During the resolution phase, the timer gets put away and players use their allocated forces and applicable cards to thwart the invaders. The more of whatever you have thrown at the situation (scientists for tech, soldiers for aliens, interceptors for saucers, etc), the more of the blue XCOM dice you get to throw. Each six-sided dice has two success symbols on it, and the tougher the task, the more successes you require.
The good news is you can take as many rolls as you need; the bad news is that every roll must be accompanied by a standard 8-sided die called the Alien Die. There is a difficulty counter that starts at 1 and increases by +1 on each subsequent roll, and if the red die is equal to or lower than that number, you can't roll any more, and some sort of bad effect is visited on that resource: soldiers die, scientists are exhausted, interceptors are shot down, etc. Needless to say, pretty much every dice roll comes with a decent amount of associated stress or tension, so accumulating cards that allow you to reroll the Alien Die becomes a priority fairly quickly! Luckily you do start with one, but deciding precisely when is the best time to use it can be a difficult consensus to reach.
In order to keep things interesting, there is more than one way to lose at XCOM: if aliens successfully damage your base enough times, that's all she wrote. More threatening however, is mounting panic. Each saucer left over a continent increases panic there at the end of the resolution phase, through yellow to red and eventually chaos (which is orange, strangely). There are limited ways to reduce panic levels, and once a second continent succumbs to panic, the game ends; sic transit gloria mundi and all that.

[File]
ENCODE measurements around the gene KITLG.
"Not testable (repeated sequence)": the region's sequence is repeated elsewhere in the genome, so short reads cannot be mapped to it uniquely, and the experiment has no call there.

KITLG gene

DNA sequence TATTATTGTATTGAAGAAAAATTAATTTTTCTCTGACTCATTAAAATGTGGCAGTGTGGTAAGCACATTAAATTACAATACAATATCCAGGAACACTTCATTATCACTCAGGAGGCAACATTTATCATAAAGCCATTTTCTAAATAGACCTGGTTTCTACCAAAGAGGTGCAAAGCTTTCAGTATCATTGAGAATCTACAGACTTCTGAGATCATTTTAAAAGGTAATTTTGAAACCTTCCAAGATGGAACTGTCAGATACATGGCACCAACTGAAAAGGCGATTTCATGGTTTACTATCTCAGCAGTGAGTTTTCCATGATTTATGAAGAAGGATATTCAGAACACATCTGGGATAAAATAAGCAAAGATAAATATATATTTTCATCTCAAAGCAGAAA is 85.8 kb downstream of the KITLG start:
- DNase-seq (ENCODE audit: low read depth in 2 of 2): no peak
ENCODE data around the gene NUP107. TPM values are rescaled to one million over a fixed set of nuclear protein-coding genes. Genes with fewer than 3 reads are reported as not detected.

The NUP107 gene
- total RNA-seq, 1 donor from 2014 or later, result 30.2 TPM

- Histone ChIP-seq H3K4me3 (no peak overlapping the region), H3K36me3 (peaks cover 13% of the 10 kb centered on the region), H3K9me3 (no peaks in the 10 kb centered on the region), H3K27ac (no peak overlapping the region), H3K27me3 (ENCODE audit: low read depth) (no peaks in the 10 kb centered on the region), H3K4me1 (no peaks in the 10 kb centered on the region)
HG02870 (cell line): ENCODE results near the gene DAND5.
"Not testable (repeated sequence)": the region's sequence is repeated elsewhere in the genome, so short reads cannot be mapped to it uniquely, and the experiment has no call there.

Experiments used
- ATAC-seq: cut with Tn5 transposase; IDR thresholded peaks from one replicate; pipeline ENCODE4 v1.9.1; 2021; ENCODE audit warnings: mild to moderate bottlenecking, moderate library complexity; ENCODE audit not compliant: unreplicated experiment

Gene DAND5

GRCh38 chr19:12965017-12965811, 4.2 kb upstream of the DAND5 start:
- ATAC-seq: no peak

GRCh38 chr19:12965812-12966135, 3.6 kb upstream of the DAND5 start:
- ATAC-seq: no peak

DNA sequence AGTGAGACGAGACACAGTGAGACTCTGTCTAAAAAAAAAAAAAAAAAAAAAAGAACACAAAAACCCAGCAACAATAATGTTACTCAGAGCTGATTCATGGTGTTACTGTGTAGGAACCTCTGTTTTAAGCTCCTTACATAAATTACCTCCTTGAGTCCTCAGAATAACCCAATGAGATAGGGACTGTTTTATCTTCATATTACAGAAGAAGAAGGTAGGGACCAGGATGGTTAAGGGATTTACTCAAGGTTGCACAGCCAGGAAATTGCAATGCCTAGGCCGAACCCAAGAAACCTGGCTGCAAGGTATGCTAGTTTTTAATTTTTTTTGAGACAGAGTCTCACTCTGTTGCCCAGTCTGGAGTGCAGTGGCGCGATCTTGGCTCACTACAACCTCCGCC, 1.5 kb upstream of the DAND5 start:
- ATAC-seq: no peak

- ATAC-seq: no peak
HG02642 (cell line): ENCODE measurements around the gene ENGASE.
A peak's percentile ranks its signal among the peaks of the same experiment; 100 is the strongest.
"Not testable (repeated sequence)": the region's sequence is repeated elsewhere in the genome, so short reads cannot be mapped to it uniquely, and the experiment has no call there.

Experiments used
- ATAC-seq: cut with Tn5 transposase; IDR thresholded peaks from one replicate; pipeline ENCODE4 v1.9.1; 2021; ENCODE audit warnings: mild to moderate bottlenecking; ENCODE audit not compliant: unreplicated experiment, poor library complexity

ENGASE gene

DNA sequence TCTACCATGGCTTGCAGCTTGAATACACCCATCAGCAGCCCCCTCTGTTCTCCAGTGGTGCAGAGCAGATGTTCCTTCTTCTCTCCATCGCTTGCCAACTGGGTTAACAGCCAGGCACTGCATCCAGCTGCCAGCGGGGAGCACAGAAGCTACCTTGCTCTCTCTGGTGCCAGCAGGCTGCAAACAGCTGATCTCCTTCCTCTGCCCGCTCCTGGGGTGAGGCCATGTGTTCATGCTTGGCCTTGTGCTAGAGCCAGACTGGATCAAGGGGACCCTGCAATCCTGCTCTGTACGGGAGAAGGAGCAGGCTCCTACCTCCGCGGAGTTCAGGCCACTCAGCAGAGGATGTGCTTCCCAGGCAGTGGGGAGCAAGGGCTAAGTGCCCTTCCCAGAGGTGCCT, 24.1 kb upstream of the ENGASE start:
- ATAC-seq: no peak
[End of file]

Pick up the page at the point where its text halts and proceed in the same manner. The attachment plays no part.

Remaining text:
Some of the cards let you use your resources off the board in order to achieve certain effects, so, for example, one tech card lets you put two scientists on it and bring on a replacement interceptor for free, or place a satellite on a card in order to move a saucer from one continent to another like a sheepdog. One thing we failed to notice in our first play-through is that you can play multiple resources on some of these cards, so while you can't use four scientists to get two interceptors (because the card has a maximum of 1listed on it), you can use three satellites to herd a like number of saucers around! Since we always had a surplus of satellites about and saucers were a continual problem, this revelation would have been tremendously helpful, but I only discovered it after the fact while perusing the online forums at the FFG website.
Playing a solitaire game afterwards once I knew this, and taking full advantage of the unlimited pause button that the Easy mode of the game allows, I was able to defeat the aliens fairly handily, but that's the catch, isn't it? Ideally, I won't be playing the game by myself, I will have teammates to negotiate with for scarce resources and cash, and we will all have the ticking clock to contend with.
And this is where the game transitions from tragic to brilliant; by giving each player their own cards to manage, a strict time limit, and a shared budget, Fantasy Flight has created a co-operative game that is almost impossible to quarterback.